Key of Developing R Code: Batch Forecasting

Key of Developing R Code: Batch Forecasting
on 21 Jul 2016 16:39 PM
  • Rang Technologies
  • Data Science

Forecasting is a common technique used in several companies to make predictions for the future. There are multiple methods of forecasting such as time series forecasting, multivariate forecasting, etc. In each of these methods there are techniques such as Moving Average (MA), ARIMA, ARMA, ARCH, GARCH, etc.

There are several packages and algorithms available for forecasting in every data mining tool such as SAS, SPSS, etc. These packages help in accomplishing small scale forecasting; here 'small scale' means one or few forecasts. One can perform model fitting, check auto correlations and finally decide on a model based on accuracy metrics (such as MAPE, RMSE and so on) and go ahead with forecasting future values. However, some of the questions one needs to contemplate at this stage are:

1. What do we do about large scale forecasts?
2. First, what does large scale forecasting mean?
3. Why is it complicated/cumbersome?
4. Most importantly, how does one scale up my code or algorithm to fit in such situations.

In the next few paragraphs I discuss examples of batch forecasting. The GitHub link for the code is given at the end. Please go through the code on how I scaled up the code to solve batch forecasting problem using R. I have given detailed comments in the code to make it comprehensible.

Have you ever Googled "DMV office near me" on your mobile? Google presents a distribution chart of the traffic to the DMV on hourly basis. This can help you plan your visits to the DMV. Google gives forecasted values or may be the past distribution. This also helps the DMV if they want to get an estimate of the staff required on hourly basis based on demand.

Let's say the DMV has 2 broad types of services: Licenses and Registrations, and they want to forecast the demand on hourly basis for the next 7 days. The number of forecasts gets multiplied in this manner: 7 days x 2 products x 24 hours = 336 forecasts

Let's discuss another instance. Suppose if a small retailer wants to forecast sales of the company, s/he can use any of the above mentioned techniques. However, if one wants to do forecasting on a granular level, such as product-wise or region-wise forecasting and if the number of products that the retailer carries is high, imagine the number of forecasts that one has to make. Even for a small retailer selling 100 SKUs (Stock Keeping Unit, a fancy word for individual product in retail industry) and forecasting sales for the next one week on a daily basis, the number of forecasts obtained are: 100 x 7 = 700 forecasts.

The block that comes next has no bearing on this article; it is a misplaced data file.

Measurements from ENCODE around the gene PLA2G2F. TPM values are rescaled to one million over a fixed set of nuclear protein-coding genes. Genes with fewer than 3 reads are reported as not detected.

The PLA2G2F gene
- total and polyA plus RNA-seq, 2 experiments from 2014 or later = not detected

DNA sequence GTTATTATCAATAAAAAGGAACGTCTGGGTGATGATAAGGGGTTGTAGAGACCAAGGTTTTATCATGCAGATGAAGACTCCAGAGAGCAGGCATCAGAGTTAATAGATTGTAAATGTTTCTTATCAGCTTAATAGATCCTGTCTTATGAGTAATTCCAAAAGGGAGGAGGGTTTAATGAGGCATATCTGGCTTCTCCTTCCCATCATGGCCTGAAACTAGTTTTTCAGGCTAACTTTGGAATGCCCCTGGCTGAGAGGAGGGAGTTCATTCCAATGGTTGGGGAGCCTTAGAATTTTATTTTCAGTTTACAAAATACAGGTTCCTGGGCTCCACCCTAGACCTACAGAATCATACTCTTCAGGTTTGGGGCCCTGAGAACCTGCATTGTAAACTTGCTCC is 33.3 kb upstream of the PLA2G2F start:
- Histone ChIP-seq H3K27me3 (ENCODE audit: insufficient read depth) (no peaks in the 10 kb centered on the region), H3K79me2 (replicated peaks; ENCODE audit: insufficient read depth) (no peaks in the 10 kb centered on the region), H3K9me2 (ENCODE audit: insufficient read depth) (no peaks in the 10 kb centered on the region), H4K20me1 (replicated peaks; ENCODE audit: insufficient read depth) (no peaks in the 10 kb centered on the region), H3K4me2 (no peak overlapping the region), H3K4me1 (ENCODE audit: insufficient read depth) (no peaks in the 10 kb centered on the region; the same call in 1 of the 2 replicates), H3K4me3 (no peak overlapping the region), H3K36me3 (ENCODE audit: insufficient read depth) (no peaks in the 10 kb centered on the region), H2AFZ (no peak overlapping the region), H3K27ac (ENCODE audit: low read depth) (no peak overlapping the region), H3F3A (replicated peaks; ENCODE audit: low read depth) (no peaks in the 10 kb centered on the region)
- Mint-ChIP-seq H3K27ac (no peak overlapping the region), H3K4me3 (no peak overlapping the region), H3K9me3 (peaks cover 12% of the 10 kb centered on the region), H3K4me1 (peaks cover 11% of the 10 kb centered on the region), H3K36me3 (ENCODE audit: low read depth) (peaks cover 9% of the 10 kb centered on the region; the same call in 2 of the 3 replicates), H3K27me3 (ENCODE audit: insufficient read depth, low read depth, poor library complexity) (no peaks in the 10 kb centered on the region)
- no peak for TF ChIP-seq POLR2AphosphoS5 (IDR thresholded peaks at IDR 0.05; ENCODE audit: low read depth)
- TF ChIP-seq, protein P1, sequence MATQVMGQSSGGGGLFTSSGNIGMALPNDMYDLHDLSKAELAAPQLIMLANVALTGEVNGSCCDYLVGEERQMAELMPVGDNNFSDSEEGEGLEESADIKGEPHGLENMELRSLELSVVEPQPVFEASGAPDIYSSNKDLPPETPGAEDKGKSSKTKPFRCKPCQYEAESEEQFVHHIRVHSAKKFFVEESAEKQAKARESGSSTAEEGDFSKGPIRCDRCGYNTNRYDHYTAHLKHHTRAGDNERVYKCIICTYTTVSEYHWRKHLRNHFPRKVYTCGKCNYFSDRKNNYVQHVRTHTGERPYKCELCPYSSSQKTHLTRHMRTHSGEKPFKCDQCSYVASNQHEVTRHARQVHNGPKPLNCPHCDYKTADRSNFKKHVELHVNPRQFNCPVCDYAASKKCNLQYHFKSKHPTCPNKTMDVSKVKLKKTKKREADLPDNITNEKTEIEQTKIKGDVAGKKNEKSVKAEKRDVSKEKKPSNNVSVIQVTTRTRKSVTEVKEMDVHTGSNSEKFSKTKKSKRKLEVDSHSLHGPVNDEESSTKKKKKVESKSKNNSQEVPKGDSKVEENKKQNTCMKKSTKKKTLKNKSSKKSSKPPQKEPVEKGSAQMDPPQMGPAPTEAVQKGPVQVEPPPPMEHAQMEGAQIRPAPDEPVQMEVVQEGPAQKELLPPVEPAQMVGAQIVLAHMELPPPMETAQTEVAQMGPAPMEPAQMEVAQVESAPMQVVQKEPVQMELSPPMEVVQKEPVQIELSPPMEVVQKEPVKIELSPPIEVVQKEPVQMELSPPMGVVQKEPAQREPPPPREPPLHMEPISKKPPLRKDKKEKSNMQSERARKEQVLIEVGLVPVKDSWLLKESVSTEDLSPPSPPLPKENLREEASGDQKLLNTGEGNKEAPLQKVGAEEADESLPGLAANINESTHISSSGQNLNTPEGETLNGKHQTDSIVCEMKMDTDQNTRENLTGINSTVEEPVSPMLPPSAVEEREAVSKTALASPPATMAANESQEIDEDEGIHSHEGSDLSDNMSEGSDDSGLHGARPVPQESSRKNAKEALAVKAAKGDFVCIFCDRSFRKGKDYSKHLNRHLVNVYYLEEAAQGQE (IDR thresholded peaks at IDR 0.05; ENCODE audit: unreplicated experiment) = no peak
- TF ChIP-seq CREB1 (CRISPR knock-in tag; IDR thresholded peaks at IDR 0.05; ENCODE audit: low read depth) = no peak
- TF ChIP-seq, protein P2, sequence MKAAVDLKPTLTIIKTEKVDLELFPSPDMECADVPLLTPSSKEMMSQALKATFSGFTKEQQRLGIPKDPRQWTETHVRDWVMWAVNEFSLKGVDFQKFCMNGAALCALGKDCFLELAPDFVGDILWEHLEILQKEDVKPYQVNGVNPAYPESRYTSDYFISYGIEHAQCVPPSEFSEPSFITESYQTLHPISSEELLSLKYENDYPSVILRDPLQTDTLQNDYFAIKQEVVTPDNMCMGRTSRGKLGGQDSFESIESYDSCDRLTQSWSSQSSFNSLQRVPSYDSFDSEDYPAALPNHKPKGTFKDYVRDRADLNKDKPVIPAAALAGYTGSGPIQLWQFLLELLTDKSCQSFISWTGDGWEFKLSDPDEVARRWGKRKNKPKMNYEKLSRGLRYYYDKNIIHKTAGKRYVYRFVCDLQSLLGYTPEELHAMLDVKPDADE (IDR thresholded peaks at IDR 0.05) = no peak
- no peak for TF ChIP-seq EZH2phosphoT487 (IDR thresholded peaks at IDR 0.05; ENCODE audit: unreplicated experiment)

Imagine the retailer has thousands of products and wants to forecast hourly demand or store-wide demand, in such cases the volume of the forecasts will explode. To handle such kind of situations the algorithms available in SAS and SPSS may not be a good idea. And to solve these problems separate suits for forecasting were developed, such as SAS Forecast Studio and SPSS forecasting. But what if you are an open source user?

In that case Forecast package in R can be very handy. In fact, a single time series is few lines of code in R. My goal here is to explain how that gets multiplied in case of batch forecasting. I have developed a sample mock-up retail data and shown the code scaling up. Please note that the objective is not to write about time series forecasting, but to understand how a bigger problem can be solved by breaking it into several smaller pieces.

At each stage of the code I attempted one programming challenge. At the end I posed some questions and then in the next stage I solved them. This is to help you with structural thinking in programming and problem solving using coding. Here is the link for the code. https://github.com/simhadri1/Batch-Forecasting--Stage-1 Let me know if you have any further suggestions. Thank you.

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